154 Life and Letters of Francis Galton
capitalist was forthcoming to fructify it by a valuable, if far from fully adequate, endowment?
There is one last citation which I must make from this chapter, because it has as much bearing on our nation to-day as it had fifty years ago; also it conveys Galton's views on those "social duties" which not a little fell to his lot
"The influences which we have been considering are those which urge men to pursue science rather than literature, politics, or other careers; but we must not forget that there are deep and obscure movements of national life, which may quicken or depress the effective ability of
the nation as a whole. I have not considered the reasons why one period is more productive of great men than another, my inquiry being limited, for the reasons stated in the first pages of this book, to one period and nation. But it may be remarked, that the national condition most favourable to general efficiency is one of self-confidence and eager belief of great works capable of accomplishment. The opposite attitude is indifferentism, founded on sheer uncertainty of what is best to do, or on despair of being strong enough to achieve useful results; a feeling such as that which has generally existed in recent years among wealthy men in respect to pauperism and charitable gifts. A common effect of indifferentism is to dissipate the energy of the nation upon trifles; and this tendency seems to be a crying evil of the present day in our own country. In illustration of this view, I will quote the following extract from a letter of one of my correspondents, who I should add is singularly well qualified to form a just opinion on the matter to which he so forcibly calls attention :-`The principal hindrance to inquiry and all other intellectual progress in the people of whom I see much, is the elaborate machinery for wasting time which has been invented and recommended under the name of "social duties." Considering the mental and material capital of which the richer classes have the disposal, I believe that much more than half the progressive force of the nation runs to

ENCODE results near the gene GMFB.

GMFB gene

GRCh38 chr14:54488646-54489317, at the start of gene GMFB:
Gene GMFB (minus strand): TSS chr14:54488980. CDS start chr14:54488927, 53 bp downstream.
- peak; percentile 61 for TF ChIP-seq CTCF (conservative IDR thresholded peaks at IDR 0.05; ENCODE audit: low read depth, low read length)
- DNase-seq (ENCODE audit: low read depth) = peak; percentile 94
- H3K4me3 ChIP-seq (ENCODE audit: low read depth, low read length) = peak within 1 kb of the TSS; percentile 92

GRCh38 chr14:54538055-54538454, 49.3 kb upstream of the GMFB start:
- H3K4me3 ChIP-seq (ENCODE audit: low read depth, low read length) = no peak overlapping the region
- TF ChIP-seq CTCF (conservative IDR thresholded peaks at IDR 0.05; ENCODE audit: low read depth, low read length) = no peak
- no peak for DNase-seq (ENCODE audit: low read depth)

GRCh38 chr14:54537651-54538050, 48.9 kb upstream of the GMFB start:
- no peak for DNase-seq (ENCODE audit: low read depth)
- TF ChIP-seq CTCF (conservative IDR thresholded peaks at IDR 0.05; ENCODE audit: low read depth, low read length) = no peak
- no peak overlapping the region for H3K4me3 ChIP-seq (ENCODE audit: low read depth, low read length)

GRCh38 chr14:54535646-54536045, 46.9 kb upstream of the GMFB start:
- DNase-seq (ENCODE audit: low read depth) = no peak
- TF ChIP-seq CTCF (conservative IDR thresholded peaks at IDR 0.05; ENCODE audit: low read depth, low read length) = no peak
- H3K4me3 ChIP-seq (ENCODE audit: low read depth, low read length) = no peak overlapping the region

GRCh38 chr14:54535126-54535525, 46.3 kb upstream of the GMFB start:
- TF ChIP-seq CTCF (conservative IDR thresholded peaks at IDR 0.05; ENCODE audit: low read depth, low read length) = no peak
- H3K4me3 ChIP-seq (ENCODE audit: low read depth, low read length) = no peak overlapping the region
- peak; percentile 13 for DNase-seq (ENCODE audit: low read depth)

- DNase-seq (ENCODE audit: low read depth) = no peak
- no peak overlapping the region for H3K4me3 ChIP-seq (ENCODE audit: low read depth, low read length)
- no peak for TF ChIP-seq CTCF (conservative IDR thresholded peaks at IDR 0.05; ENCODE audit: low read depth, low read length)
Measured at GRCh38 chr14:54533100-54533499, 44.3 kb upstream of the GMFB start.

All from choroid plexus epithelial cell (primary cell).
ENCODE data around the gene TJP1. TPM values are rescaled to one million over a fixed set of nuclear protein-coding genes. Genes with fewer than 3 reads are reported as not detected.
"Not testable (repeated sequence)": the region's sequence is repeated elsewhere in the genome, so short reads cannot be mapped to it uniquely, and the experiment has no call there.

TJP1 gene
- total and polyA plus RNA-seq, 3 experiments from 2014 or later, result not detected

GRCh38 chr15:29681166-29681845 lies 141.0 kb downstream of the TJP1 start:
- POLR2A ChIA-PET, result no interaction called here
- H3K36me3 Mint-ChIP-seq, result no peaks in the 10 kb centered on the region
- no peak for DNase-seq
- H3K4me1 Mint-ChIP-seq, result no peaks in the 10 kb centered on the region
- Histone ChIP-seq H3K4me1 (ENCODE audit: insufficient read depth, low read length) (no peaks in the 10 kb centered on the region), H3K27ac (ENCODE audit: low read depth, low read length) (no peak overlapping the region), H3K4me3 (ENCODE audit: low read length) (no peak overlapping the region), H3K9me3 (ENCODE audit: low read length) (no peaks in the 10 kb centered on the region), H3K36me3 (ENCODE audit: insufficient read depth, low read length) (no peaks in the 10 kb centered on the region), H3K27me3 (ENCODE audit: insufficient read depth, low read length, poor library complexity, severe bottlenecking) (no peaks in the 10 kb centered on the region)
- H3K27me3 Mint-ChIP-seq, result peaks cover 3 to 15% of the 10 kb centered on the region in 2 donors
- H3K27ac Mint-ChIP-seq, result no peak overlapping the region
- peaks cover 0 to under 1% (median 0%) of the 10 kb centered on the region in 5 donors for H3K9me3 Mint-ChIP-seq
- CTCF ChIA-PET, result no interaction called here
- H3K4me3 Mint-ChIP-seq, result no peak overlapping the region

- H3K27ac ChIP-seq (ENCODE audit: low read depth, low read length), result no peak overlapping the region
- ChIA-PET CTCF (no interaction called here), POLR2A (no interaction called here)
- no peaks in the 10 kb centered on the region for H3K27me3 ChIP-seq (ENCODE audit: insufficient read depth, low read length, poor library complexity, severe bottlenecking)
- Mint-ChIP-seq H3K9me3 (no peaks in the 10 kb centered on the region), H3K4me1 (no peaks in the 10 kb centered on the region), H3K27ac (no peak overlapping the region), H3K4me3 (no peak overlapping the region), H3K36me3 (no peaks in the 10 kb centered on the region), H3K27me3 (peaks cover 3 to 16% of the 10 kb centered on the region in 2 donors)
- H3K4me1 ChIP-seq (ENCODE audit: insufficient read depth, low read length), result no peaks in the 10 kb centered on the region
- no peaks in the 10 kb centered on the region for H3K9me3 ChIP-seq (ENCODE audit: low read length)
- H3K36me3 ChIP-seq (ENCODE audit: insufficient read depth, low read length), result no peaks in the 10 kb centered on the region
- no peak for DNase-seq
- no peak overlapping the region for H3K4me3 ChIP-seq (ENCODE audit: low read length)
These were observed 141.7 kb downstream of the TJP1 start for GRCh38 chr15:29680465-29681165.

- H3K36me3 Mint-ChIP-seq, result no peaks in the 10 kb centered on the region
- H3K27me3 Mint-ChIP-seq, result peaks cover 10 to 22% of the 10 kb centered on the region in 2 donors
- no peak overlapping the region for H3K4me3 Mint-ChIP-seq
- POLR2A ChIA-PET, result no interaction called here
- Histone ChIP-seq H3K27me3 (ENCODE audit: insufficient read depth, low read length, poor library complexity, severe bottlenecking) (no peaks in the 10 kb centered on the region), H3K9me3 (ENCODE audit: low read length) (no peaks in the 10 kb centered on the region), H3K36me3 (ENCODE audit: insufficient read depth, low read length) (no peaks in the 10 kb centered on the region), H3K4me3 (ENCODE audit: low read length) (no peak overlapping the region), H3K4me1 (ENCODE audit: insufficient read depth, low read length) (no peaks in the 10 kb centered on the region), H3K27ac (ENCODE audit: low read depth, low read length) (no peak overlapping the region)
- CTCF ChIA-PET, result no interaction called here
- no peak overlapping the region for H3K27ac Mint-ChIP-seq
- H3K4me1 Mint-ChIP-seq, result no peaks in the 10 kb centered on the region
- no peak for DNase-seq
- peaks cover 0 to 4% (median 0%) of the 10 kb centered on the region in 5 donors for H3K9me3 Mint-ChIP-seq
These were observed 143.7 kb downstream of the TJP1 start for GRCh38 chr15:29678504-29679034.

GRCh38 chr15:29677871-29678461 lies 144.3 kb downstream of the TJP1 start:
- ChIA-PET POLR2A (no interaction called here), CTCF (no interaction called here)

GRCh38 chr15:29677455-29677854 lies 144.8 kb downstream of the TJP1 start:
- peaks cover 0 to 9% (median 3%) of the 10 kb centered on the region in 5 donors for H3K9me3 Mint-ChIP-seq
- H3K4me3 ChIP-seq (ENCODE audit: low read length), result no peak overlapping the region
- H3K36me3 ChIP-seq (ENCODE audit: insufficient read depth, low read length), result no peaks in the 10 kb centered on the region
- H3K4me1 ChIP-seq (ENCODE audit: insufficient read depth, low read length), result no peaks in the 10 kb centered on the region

waste from this cause'." (pp. 227-8.)
The evils pointed out by Galton have intensified rather than diminished since 1874, and especially since the Great War. Scientists have become more and more professional, that is there are fewer and fewer men of means, who pursue science for the pleasure of it. Science is now almost entirely one of the professional roads to a living. An examination of the testamentary dispositions published from day to day in the newspapers shows how little the meaning of science for national welfare, how little the social value of -knowledge, have penetrated the minds of the wealthy. `Conscience money' is amply provided for a variety of charities, many of which are with high probability anti-social in their effects. There is small doubt that salvation by `good works' is still dominant in the minds of many, and `good works' are still identified with charity by the majority of testators. A wealthy man will breed pheasants for sport, or dogs and pigs for prize points', but he would not spend a fraction of the money in striving to discover the laws of heredity, which might, if we had knowledge of them, aid not only national agriculture, but what Galton termed viriculture. The `social duties' demand flowers, vegetables and fruit, and these a large establishment of gardeners and their underlings. But it is left to the florists to discover and make new varieties, and horticulture is part of the menial service of the establishment, not an intellectual pursuit of the proprietor ; while his dogand cattle-breeding follow narrow conventional lines, and their success is measured by the number of silver cups on a sideboard.
1 Usually settled by the ignorant with a total disregard of the usefulness of the animal and in complete ignorance of its natural history.